Monday, April 23, 2007

Authors and Their Assholes

Eric Spitznagel is an old friend of mine I've written about on here before. He's a contributing editor for The Believer magazine and the Website editor for Monkeybicycle, and his journalism has appeared in Playboy, McSweeney's, Salon.com, Harper's, and numerous other places of note. We go way back to a time when we studied together under amazing Royal Shakespear Company actors in Oxford, England, and then spent a few years driving each other crazy writing and directing really horrendously bad black box theatre in crack neighborhoods in Chicago, IL. Our careers have run in odd parallel, with both of us moving into journalism and then books (he's the author of six). In fact, he has a recent book called Fast Forward that came out around the same time as mine. It's a bit different in subject matter, of course.

Anyway, Eric maintains a blog called Vonnegut's Asshole, the name referring to the famous asterisk that Kurt used to represent his anus in Breakfast of Champions. As Eric writes:

"Vonnegut's asshole had a profound effect on me as a kid. (There's really no way of writing that sentence without it sounding a little odd.) I was 10 or 11 when I first read Breakfast of Champions, and it was the first book that I picked out on my own. I can still vividly recall the day when I got to the page with Vonnegut's asshole drawing. I was in school, reading the book over a plate of cold tater tots during lunch, and I guess I laughed a little too loud. My teacher at the time - a humorless old bastard named Mr. Spearing - walked over and glanced at my book. When he saw the asshole drawing, he was livid. 'That is not funny at all,' he screamed at me. 'It's just childish and immature! It's absolutely disgusting!' He ripped the book out of my hands and refused to let me read it in school again. He spoke with my parents about it later and called the book "dangerous." I couldn't wrap my head around that. Really? A book could be dangerous just because one of the pages had an asterisk that kinda resembled an asshole? That was all it took? It was a life-changing moment for me. That's when I realized just how powerful humor - even childish, immature humor - could really be. If an asshole illustration is enough to make you howl in protest, it speaks volumes about your own insecurities. If you don't like something, just don't look at it. Don't read it. But if an idea makes you want to burn a book or snatch it out of a child's hands and hide it where nobody (least of all you) can ever see it again, it obviously touched a nerve."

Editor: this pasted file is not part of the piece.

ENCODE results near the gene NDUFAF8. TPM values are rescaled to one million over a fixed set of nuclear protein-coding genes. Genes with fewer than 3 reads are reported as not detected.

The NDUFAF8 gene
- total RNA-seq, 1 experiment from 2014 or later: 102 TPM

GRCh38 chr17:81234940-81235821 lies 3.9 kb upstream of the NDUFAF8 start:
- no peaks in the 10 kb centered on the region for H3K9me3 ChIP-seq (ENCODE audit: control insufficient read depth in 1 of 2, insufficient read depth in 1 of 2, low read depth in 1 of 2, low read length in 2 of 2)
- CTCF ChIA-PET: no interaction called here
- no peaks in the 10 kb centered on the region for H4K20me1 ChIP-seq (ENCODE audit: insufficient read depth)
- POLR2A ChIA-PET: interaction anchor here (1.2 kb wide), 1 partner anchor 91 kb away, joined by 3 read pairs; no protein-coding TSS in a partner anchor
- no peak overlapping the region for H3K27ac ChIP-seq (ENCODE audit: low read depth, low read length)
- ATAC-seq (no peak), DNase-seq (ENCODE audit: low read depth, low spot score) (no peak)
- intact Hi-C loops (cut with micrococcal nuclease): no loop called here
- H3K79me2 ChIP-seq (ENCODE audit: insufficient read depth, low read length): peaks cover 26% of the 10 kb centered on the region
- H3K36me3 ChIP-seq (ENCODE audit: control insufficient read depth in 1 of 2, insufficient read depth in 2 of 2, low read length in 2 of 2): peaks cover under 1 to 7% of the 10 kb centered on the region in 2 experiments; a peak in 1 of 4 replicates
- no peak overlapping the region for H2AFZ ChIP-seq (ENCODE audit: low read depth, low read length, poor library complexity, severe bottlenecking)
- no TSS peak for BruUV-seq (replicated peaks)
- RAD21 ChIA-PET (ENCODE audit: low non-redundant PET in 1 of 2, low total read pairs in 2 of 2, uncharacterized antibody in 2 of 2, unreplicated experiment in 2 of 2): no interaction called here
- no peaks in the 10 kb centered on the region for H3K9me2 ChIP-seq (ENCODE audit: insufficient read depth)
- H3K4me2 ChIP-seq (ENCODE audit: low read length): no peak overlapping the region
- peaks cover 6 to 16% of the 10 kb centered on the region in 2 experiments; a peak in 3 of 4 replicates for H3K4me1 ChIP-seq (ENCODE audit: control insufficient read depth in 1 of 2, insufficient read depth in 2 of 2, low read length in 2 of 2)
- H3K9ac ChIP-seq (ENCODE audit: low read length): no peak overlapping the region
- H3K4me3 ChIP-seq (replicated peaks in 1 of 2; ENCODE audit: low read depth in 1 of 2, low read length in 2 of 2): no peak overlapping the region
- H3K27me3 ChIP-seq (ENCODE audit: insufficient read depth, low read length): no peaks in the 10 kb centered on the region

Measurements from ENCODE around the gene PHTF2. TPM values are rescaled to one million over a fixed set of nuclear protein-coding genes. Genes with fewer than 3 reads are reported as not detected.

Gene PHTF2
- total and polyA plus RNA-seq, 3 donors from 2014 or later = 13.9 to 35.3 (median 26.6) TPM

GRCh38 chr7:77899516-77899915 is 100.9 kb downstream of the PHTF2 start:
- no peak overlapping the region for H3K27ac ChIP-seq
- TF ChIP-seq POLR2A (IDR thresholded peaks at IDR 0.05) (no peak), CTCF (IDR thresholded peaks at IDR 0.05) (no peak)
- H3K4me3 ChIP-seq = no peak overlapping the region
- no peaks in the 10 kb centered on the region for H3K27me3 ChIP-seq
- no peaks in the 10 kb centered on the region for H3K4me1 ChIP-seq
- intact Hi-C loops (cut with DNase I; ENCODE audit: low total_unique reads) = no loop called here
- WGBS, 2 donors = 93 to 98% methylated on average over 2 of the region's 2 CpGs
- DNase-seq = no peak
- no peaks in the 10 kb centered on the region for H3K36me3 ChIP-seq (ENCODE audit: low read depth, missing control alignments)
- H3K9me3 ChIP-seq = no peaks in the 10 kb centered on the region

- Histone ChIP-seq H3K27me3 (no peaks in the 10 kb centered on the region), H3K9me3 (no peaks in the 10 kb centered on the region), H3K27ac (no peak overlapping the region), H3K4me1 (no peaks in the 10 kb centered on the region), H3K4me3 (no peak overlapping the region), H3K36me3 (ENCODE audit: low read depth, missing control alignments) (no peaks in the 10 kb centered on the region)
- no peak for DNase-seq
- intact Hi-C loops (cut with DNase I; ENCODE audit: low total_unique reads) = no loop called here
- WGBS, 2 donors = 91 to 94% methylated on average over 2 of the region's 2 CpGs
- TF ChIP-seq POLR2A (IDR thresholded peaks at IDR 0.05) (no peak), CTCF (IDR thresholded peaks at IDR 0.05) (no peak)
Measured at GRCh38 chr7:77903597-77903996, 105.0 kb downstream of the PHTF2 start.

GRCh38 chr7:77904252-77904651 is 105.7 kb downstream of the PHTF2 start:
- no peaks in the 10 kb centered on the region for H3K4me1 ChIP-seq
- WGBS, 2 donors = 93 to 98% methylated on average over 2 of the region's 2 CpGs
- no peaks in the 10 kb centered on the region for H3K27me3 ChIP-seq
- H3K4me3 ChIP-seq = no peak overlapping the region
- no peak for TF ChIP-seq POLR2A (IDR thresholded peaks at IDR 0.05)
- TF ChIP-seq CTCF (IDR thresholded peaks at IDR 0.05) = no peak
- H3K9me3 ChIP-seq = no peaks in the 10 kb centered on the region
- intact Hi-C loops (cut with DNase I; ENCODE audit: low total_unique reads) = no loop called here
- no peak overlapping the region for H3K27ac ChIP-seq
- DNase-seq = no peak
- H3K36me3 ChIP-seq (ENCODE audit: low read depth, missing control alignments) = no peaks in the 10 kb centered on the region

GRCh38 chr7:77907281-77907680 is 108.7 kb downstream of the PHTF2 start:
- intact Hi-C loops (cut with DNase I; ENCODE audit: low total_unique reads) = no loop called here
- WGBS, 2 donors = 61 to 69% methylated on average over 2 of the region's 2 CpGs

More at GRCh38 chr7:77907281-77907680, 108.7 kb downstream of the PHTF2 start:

So, in memory of the great man's life and in honor of his passing, Eric is hosting a series called "Authors and their Assholes," in which he invites notable writers to contribute their own artfully rendered anuses. So far, he's had such prestigious personages as This America Life commentator Sandra Tsing Loh, Other magazine publisher Charlie Anders, best selling author Brad Listi, and actress and author Kimberlee Auerbach.Today, day eight, Sean Williams ably represents the science fiction field with a diagram of his posterior parts. Trust me when I say you've got to see this to believe it. I think Vonnegut would be proud.

4 comments:

dave hutchinson said...

That is one of the most heartening things I've seen on the internet; I know what Eric means - I found that innocent little asterisk a little startling when I first read Breakfast Of Champions, too, although the drawing of the beaver runs it a close second.
I didn't know you studied under RSC actors. Who?

Lou Anders said...

Diana Quick and Dorothy Tutin, among others. David Susset came by and did an amazing one-day workshop though that I'll never forget. It was an outfit called the British American Drama Academy - a play on RADA of course. I did a summer in Oxford then got a partial scholarship to do a year in London.

Eric Spitznagel said...

Thanks for the kind words, Lou. And in case any of your readers are interested, I asked Lou to contribute to the a**hole gallery, but he has yet to send me anything. He did suggest that a certain critic (who shall remain nameless) might best represent his anus. Perhaps wisely, he opted against making such an obvious comparison.

Your comment about our brief collaboration writing one-act plays in Chicago made me wistful and sentimental. As I recall, one of the characters was played by a guy in a banana costume. Was that why we never got an audience, or was it the wino passed out in a pool of his own urine near the theater's front door?

Lou Anders said...

I suspect it was a subtle combination of the two. What a bitter disappointment the banana was. But any theatre where you have to arrange escorts for the female actors just to get them the block to the L-train safely can't bode well for your hopes of mass audience.